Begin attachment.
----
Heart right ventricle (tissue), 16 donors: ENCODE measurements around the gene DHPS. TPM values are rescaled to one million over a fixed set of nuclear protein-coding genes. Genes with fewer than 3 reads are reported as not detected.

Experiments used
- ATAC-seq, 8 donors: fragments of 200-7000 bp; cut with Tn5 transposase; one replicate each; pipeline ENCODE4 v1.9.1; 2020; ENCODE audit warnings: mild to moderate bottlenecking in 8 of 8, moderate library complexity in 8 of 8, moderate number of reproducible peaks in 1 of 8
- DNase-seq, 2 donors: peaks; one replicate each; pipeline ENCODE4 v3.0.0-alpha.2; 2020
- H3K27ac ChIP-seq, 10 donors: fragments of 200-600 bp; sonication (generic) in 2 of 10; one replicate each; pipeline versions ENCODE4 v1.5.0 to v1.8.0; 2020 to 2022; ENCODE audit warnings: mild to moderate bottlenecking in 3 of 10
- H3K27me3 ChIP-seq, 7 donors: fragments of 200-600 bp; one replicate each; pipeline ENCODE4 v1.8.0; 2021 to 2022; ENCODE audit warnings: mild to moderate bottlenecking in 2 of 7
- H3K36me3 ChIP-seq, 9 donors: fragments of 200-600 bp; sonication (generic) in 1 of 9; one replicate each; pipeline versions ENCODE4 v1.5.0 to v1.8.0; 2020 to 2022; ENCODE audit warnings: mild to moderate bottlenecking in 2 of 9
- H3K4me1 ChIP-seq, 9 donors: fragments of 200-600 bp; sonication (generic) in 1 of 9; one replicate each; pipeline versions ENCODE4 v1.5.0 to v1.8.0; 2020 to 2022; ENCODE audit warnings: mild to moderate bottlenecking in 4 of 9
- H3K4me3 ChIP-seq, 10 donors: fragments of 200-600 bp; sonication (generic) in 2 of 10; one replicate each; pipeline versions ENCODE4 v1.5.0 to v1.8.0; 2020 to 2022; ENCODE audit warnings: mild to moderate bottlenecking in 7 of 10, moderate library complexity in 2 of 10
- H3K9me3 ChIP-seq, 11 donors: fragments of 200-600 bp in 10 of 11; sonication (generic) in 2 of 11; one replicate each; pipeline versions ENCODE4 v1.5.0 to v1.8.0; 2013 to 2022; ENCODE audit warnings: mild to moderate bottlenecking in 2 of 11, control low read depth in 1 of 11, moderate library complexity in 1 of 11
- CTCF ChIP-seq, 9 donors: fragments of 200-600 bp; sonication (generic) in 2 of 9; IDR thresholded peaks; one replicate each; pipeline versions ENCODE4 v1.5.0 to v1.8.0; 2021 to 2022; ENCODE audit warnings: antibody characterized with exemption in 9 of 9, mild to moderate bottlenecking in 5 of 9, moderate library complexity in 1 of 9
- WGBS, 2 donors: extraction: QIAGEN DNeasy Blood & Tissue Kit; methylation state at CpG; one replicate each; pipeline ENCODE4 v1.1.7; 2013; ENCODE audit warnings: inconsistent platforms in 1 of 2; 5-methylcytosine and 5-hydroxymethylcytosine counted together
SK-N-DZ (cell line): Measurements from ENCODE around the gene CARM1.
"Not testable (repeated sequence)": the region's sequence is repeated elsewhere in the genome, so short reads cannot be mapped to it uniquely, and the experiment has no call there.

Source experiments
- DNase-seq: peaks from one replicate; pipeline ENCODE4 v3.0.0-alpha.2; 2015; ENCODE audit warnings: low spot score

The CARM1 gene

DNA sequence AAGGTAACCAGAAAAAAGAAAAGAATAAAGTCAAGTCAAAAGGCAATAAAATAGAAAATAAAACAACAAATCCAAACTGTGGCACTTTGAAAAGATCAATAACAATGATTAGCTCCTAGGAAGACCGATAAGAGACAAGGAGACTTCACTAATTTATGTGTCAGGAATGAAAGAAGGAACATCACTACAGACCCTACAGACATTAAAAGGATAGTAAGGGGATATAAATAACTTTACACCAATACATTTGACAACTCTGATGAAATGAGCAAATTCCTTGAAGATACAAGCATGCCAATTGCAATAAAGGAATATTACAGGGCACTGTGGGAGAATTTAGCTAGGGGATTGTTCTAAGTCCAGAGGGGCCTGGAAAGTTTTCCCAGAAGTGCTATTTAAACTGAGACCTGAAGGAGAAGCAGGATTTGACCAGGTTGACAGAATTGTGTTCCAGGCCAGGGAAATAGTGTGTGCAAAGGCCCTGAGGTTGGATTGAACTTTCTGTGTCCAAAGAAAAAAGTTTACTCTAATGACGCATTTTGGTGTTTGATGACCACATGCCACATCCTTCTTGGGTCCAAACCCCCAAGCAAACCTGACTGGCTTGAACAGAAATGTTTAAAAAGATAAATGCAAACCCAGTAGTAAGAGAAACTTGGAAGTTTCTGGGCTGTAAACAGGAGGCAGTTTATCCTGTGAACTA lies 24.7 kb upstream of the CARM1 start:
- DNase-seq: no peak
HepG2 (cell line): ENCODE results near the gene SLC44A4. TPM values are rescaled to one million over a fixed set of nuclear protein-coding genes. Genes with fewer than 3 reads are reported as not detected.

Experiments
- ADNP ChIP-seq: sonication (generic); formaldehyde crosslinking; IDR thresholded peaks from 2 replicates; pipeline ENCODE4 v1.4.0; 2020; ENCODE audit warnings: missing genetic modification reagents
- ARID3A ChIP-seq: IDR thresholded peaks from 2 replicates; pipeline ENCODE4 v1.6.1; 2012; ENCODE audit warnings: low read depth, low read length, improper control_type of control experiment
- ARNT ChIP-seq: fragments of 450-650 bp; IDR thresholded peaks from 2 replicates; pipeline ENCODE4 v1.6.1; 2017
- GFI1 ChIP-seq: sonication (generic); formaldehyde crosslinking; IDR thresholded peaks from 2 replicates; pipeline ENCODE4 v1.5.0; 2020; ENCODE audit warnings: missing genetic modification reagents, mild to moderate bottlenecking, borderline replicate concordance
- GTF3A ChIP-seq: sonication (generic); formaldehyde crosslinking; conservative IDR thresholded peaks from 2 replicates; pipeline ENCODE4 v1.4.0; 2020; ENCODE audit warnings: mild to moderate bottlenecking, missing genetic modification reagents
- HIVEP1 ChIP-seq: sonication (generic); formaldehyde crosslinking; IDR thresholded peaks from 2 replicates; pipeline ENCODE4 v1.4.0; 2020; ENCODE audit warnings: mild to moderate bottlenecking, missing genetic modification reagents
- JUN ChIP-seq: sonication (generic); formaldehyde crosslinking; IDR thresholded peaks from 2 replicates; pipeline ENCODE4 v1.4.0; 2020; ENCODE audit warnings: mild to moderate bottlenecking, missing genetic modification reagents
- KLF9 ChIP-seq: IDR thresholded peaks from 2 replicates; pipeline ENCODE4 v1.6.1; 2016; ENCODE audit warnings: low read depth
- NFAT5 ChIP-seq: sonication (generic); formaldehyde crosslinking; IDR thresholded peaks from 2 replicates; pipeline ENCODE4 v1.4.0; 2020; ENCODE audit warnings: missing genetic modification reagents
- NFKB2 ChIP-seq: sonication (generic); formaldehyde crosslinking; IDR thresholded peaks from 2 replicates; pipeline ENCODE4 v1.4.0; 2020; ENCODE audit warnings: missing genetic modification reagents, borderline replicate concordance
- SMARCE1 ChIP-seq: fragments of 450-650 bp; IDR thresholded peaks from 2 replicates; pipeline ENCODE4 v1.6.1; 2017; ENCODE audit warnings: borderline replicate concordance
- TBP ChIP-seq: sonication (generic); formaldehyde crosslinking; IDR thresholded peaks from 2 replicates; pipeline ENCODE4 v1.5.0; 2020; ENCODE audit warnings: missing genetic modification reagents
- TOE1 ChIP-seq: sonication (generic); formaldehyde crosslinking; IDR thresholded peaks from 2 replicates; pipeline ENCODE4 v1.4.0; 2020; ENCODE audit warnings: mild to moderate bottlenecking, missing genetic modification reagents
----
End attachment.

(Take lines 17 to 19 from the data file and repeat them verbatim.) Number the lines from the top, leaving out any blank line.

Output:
The CARM1 gene

DNA sequence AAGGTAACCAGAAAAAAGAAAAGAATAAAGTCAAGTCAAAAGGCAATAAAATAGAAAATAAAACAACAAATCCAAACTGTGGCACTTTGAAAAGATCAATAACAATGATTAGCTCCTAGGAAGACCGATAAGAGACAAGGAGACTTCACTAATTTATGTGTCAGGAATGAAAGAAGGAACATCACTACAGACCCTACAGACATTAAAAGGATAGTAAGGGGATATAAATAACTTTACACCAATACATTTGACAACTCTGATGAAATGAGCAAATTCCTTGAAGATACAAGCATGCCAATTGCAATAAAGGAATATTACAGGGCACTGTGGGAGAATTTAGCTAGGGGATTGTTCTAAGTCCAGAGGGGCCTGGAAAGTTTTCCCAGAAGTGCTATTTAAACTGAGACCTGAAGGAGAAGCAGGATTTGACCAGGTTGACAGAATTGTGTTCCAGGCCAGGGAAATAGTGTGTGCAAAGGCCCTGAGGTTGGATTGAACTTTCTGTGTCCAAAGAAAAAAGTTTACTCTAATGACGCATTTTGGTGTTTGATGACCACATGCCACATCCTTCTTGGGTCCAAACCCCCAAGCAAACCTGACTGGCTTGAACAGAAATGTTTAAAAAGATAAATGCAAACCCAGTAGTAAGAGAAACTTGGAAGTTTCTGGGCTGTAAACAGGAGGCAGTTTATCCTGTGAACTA lies 24.7 kb upstream of the CARM1 start:
- DNase-seq: no peak